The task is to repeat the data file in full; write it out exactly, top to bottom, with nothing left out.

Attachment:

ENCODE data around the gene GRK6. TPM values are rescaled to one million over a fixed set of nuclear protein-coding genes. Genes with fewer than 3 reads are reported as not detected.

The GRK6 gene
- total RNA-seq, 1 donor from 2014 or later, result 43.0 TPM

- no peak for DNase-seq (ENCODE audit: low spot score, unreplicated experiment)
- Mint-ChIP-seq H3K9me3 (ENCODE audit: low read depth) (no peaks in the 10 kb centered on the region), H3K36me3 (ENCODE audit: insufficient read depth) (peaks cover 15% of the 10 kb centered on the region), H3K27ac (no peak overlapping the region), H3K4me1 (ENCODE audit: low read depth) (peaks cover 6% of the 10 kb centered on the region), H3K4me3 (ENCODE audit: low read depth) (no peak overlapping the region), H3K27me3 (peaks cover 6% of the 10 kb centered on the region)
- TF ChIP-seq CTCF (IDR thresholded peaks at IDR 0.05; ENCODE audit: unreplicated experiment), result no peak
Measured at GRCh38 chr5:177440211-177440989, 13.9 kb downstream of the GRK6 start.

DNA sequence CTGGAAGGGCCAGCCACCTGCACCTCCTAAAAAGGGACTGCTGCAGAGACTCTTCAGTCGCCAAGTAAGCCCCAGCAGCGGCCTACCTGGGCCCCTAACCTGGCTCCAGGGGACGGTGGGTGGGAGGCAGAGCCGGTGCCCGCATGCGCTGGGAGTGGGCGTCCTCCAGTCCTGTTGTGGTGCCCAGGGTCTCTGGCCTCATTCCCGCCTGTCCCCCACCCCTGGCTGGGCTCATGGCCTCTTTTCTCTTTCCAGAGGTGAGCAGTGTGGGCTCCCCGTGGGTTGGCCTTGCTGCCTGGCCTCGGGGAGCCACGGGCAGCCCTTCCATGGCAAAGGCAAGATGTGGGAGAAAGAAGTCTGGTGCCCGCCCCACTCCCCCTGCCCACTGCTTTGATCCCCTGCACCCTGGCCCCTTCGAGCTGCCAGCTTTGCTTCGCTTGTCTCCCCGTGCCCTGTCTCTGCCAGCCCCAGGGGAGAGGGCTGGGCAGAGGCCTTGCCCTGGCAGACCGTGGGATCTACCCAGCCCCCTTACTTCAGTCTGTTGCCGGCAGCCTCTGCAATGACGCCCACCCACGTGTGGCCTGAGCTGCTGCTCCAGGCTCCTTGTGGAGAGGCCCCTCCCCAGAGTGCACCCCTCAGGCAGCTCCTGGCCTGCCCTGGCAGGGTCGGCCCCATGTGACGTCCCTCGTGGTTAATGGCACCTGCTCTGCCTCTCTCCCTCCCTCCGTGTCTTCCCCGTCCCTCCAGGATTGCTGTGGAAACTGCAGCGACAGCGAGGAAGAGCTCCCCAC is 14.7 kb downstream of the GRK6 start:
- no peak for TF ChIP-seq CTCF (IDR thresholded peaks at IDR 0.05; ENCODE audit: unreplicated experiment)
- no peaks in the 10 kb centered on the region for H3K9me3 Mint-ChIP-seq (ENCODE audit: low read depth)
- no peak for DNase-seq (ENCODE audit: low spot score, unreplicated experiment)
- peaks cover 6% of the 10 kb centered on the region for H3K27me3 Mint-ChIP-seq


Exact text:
ENCODE data around the gene GRK6. TPM values are rescaled to one million over a fixed set of nuclear protein-coding genes. Genes with fewer than 3 reads are reported as not detected.

The GRK6 gene
- total RNA-seq, 1 donor from 2014 or later, result 43.0 TPM

- no peak for DNase-seq (ENCODE audit: low spot score, unreplicated experiment)
- Mint-ChIP-seq H3K9me3 (ENCODE audit: low read depth) (no peaks in the 10 kb centered on the region), H3K36me3 (ENCODE audit: insufficient read depth) (peaks cover 15% of the 10 kb centered on the region), H3K27ac (no peak overlapping the region), H3K4me1 (ENCODE audit: low read depth) (peaks cover 6% of the 10 kb centered on the region), H3K4me3 (ENCODE audit: low read depth) (no peak overlapping the region), H3K27me3 (peaks cover 6% of the 10 kb centered on the region)
- TF ChIP-seq CTCF (IDR thresholded peaks at IDR 0.05; ENCODE audit: unreplicated experiment), result no peak
Measured at GRCh38 chr5:177440211-177440989, 13.9 kb downstream of the GRK6 start.

DNA sequence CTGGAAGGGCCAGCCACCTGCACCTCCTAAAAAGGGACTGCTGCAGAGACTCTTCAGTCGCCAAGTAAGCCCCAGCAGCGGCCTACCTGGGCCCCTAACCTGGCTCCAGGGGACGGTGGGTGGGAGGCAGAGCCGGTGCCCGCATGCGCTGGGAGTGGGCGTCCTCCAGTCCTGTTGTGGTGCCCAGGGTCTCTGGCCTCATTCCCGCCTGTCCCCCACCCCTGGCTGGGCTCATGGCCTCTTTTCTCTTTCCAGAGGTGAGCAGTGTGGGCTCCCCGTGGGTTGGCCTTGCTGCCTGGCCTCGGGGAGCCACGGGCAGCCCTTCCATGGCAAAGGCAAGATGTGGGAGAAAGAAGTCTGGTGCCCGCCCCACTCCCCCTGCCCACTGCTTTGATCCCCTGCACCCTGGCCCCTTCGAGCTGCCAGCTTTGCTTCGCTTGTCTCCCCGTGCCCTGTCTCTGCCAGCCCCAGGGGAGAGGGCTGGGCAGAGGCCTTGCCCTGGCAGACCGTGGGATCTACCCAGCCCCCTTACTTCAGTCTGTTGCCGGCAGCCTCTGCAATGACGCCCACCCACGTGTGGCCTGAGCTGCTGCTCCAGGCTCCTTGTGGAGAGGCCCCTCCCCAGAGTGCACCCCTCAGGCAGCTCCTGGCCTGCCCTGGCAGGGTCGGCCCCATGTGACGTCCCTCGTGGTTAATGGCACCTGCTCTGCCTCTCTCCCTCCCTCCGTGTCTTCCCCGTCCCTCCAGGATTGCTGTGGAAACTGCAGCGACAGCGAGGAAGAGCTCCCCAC is 14.7 kb downstream of the GRK6 start:
- no peak for TF ChIP-seq CTCF (IDR thresholded peaks at IDR 0.05; ENCODE audit: unreplicated experiment)
- no peaks in the 10 kb centered on the region for H3K9me3 Mint-ChIP-seq (ENCODE audit: low read depth)
- no peak for DNase-seq (ENCODE audit: low spot score, unreplicated experiment)
- peaks cover 6% of the 10 kb centered on the region for H3K27me3 Mint-ChIP-seq